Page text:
Local leaders honored at Black Pride's Society Lights awards dinner

Local leaders honored at Black Pride's Society Lights awards dinner

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In 2013, D’Ontace Keyes was working full-time at Philadelphia FIGHT, an AIDS-service organization, and serving as the youth chair for Philadelphia Black Pride.

 

Despite his busy schedule, he also started working weekends at the DSW shoe store because it had a philanthropy project. Keyes received $1,000 to put toward a cause of his choice.

“I decided to do an awards ceremony,” he said. “You never really saw people of color being recognized for their contributions” to the LGBT community.  

Keyes shared the history of the Society Lights awards at the fourth-annual event that took place April 30 at Ms. Tootsie’s Soul Food Café in Bella Vista. He was feeling nostalgic as he announced it would be his last year with Philadelphia Black Pride. Keyes is graduating this month from his master’s program for marketing and looking ahead to the next stage of his life.

Philadelphia Black Pride’s president, Le Thomas, commended the six honorees for their impact on the community.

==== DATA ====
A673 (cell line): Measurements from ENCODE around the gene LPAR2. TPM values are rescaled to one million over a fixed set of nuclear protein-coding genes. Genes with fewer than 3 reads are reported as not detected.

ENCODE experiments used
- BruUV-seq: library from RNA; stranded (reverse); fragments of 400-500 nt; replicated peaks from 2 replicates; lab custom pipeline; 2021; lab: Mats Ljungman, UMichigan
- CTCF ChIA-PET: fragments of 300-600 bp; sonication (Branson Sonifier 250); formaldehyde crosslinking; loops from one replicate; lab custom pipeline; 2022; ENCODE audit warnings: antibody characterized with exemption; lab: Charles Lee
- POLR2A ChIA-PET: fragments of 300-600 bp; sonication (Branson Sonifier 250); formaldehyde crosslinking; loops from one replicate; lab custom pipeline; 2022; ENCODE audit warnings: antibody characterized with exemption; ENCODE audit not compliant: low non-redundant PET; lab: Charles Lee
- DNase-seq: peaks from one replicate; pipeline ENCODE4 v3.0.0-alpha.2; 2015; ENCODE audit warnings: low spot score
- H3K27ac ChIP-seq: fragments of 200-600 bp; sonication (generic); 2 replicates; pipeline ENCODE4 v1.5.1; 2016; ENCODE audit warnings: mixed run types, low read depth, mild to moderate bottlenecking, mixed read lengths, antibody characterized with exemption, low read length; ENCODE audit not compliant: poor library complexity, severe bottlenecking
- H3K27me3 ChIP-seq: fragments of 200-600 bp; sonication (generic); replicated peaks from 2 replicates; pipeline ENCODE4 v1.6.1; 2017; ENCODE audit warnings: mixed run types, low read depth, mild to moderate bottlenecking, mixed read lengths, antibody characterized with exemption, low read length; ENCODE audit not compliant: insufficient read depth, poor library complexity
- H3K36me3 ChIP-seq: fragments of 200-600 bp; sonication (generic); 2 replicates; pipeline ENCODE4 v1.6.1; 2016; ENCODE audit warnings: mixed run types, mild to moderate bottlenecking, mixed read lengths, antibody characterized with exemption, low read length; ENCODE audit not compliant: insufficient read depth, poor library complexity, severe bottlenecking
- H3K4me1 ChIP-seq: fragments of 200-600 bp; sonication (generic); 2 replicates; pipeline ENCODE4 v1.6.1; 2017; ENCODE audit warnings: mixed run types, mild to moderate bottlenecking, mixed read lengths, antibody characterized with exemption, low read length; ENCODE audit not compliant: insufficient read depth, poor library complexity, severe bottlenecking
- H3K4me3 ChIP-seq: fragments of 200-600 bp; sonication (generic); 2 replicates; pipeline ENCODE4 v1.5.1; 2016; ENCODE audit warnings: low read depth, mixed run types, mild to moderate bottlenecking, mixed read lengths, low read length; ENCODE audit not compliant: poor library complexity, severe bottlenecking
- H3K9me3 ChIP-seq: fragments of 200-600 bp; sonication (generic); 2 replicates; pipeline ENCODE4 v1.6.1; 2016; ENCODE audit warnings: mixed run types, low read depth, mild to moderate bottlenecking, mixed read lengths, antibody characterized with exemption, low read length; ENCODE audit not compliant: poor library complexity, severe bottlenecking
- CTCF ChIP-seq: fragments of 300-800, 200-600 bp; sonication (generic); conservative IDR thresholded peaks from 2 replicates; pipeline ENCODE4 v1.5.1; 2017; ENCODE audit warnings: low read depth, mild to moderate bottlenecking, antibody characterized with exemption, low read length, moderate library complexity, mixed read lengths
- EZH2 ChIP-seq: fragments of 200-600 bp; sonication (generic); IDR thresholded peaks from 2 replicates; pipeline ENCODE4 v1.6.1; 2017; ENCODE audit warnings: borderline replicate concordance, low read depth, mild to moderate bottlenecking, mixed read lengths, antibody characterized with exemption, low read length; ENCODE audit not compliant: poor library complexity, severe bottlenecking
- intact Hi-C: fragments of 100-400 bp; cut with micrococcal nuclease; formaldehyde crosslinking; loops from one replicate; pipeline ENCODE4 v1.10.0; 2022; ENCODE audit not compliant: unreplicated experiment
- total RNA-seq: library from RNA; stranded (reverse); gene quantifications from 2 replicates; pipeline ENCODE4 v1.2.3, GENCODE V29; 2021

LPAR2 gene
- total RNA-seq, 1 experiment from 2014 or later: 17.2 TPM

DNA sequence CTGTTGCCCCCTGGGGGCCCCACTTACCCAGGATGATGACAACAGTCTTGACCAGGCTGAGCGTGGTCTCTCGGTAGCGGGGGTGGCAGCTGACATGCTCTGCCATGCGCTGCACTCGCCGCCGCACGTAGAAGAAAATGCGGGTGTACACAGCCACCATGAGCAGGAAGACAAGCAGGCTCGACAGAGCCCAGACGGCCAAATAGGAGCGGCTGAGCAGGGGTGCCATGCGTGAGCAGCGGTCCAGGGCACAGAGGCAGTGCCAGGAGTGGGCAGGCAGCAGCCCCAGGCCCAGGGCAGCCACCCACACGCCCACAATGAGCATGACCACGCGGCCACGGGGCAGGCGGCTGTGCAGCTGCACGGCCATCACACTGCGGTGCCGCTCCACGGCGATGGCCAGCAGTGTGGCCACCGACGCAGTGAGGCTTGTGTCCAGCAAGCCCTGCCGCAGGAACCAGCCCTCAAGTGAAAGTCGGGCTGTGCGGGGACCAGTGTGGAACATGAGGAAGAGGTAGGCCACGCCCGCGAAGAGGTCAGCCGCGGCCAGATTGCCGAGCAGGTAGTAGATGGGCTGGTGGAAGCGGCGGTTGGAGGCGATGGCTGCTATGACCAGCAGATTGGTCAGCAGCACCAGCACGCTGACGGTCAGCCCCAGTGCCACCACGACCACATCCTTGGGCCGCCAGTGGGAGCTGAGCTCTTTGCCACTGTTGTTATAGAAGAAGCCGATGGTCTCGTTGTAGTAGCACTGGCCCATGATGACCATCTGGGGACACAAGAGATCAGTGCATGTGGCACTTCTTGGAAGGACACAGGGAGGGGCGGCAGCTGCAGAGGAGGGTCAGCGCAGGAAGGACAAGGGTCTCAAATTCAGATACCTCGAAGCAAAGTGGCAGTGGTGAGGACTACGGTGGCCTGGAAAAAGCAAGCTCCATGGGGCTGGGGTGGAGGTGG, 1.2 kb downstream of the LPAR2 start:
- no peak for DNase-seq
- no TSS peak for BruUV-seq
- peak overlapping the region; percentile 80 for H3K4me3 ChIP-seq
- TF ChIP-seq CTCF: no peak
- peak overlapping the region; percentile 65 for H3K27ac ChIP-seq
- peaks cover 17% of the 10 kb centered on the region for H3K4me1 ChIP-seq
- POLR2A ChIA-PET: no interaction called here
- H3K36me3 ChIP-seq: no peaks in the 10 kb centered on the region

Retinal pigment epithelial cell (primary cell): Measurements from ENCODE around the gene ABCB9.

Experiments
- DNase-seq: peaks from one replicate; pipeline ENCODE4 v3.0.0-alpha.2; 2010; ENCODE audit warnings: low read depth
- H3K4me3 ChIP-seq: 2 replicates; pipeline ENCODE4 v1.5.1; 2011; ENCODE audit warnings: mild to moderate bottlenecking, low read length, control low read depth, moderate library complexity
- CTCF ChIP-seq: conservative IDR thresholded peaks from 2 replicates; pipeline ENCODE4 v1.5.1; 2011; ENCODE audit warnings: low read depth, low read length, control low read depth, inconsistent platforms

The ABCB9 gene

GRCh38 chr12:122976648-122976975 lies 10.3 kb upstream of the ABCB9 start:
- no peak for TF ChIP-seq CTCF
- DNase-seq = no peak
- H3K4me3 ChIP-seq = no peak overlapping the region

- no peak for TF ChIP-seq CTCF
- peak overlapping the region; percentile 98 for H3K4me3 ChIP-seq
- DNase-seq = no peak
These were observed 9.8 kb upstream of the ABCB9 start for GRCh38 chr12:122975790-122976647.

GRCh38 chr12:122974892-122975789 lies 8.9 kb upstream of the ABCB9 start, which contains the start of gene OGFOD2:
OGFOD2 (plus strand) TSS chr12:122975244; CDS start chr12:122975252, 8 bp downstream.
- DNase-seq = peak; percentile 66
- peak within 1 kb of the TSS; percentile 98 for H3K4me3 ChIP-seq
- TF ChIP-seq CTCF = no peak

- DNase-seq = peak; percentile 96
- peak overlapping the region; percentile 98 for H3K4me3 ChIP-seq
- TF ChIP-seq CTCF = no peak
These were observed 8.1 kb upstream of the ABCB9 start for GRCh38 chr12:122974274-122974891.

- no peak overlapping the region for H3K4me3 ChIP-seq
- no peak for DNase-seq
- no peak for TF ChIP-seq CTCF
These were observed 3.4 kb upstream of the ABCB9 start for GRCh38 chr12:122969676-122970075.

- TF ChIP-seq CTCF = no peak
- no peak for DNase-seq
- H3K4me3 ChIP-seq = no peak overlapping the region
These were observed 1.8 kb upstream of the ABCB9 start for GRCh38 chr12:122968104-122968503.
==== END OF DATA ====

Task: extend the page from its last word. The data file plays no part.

“These are individual people doing individual things, but collectively their work is amazing,” he said.

The Society Lights winners included:

• Deborah Johnson, visitor services manager at the African American Museum of Philadelphia and a former board member of Philadelphia Black Pride.

“Miss Deborah has been there for me for so long,” Keyes said. “She’s a supportive force in the community.”

• Suzi Nash, contributor to Philadelphia Gay News and community advocate.

“Suzi has been a staple not only to the paper, but also to the narratives of black LGBT people,” Keyes said.

• Malcolm Kenyatta, an LGBT political consultant and advocate.

“He’s one of those young people who shakes the scene,” Keyes said.

• Richard Laboy, a clinical research assistant at Children’s Hospital of Philadelphia who is active in the HIV/AIDS care community.

“He’s humbly shifted the paradigm in programming and research for HIV prevention in black and Latino communities,” Keyes said. “He’s not afraid to call out organizations and say, ‘Shape up or ship out.’”

• Ja’Nae Tyler, an activist for trans women of color.

“She speaks up for the lives of black trans women,” Keyes said, pointing out the inscription on the Society Lights award plaque, which says, “Carve your name on hearts, not tombstones.”

• Dior Cartel, a DJ and mentor for young girls, was unable to attend the ceremony.

Kenyatta and Nash also honored Nash’s mother, Toni, with a proclamation from Philadelphia City Council recognizing her many contributions to the city as a longstanding supporter of the LGBT community. The proclamation recognized her nine-year run hosting “Profiles” on WGBS-TV57, which is similar to Nash’s “Family Portrait” feature in PGN. 


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